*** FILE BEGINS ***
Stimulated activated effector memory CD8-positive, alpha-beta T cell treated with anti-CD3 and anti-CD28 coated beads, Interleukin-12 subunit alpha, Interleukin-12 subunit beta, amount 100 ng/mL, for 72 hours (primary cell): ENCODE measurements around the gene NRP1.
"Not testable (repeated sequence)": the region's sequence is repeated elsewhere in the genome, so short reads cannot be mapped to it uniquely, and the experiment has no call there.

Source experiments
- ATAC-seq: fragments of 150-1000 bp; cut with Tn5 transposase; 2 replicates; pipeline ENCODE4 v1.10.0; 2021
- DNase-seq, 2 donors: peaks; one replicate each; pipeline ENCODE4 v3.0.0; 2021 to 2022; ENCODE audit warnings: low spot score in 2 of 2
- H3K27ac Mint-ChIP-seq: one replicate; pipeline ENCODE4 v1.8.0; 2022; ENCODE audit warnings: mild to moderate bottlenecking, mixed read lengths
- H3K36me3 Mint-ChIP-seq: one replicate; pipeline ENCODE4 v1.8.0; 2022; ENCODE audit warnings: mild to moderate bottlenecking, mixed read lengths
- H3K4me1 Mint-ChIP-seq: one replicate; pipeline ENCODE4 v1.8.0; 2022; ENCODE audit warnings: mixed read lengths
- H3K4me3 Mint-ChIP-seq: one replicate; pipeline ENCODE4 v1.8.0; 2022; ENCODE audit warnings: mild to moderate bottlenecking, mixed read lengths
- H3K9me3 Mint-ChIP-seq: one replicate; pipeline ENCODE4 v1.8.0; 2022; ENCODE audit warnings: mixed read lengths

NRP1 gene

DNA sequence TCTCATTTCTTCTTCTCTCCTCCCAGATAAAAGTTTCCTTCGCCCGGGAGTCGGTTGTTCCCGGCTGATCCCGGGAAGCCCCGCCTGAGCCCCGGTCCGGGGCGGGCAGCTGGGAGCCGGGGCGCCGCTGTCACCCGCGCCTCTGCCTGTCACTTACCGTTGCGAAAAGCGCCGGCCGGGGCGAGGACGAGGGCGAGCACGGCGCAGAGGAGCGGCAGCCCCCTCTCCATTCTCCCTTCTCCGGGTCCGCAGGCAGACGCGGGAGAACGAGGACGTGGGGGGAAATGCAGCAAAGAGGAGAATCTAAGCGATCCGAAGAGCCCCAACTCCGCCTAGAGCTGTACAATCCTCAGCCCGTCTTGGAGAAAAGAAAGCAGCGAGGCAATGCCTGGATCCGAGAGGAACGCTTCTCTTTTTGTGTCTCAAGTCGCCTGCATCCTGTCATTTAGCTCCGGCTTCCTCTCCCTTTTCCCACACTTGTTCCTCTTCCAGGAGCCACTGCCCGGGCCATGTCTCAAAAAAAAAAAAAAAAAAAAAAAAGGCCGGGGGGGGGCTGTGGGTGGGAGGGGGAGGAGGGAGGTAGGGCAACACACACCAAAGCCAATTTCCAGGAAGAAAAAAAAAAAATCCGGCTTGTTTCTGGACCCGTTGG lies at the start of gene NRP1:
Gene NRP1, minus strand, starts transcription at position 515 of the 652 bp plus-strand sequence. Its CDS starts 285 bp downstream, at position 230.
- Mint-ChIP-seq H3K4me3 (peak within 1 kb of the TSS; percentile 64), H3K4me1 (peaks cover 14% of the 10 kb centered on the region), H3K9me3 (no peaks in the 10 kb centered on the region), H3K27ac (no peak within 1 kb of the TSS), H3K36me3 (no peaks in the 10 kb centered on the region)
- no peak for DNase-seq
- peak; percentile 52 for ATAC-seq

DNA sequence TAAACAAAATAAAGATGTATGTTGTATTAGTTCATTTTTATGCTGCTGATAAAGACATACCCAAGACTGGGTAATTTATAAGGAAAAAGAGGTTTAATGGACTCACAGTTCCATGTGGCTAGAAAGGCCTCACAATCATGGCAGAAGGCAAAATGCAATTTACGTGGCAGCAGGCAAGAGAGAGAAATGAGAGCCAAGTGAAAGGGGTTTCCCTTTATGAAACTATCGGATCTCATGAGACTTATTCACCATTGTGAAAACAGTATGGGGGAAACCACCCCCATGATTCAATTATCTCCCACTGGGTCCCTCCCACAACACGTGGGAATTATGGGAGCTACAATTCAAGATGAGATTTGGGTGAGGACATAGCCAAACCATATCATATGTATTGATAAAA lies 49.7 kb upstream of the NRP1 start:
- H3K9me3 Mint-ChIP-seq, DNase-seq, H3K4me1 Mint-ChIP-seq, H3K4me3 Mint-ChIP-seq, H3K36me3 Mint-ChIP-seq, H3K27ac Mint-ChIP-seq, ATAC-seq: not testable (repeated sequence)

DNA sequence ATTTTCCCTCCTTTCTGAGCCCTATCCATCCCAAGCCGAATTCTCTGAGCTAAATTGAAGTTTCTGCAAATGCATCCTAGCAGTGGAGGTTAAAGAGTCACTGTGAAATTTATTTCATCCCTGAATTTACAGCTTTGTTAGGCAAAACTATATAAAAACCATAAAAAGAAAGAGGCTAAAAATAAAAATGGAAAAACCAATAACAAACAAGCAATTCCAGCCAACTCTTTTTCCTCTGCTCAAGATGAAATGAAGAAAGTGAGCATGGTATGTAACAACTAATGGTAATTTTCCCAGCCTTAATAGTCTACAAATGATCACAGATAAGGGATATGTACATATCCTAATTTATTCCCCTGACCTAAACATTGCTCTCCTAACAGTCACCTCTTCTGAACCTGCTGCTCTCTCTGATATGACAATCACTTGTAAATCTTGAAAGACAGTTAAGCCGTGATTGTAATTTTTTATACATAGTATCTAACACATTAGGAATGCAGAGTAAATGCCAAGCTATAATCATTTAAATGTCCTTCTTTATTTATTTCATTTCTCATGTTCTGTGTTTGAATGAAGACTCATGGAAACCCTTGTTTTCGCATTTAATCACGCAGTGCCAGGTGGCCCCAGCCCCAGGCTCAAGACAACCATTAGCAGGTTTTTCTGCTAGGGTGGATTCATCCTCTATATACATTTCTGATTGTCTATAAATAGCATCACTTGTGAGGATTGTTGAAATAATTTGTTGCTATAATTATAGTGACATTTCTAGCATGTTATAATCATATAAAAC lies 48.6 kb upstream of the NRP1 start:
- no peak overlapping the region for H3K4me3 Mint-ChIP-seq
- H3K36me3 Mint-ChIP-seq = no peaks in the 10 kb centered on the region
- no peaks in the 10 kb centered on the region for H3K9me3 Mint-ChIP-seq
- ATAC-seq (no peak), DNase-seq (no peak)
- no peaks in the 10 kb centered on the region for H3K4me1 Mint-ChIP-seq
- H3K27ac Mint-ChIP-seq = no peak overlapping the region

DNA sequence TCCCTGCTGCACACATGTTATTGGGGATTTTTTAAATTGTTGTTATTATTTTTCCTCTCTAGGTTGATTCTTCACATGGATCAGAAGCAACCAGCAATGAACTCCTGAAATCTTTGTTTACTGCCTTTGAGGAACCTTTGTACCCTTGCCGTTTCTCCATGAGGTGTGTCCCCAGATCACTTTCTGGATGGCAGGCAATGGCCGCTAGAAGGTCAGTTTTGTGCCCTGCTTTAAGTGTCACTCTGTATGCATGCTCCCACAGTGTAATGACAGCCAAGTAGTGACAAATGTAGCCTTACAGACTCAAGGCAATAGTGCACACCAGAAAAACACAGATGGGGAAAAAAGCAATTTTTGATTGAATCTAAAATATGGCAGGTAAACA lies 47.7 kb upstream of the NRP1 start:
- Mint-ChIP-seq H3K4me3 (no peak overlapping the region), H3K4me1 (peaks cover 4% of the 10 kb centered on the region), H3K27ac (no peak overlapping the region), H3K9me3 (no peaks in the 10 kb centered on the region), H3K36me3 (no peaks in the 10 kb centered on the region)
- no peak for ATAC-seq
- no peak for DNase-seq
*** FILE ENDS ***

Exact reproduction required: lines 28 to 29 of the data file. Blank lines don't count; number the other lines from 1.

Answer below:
- no peak for ATAC-seq
- no peak for DNase-seq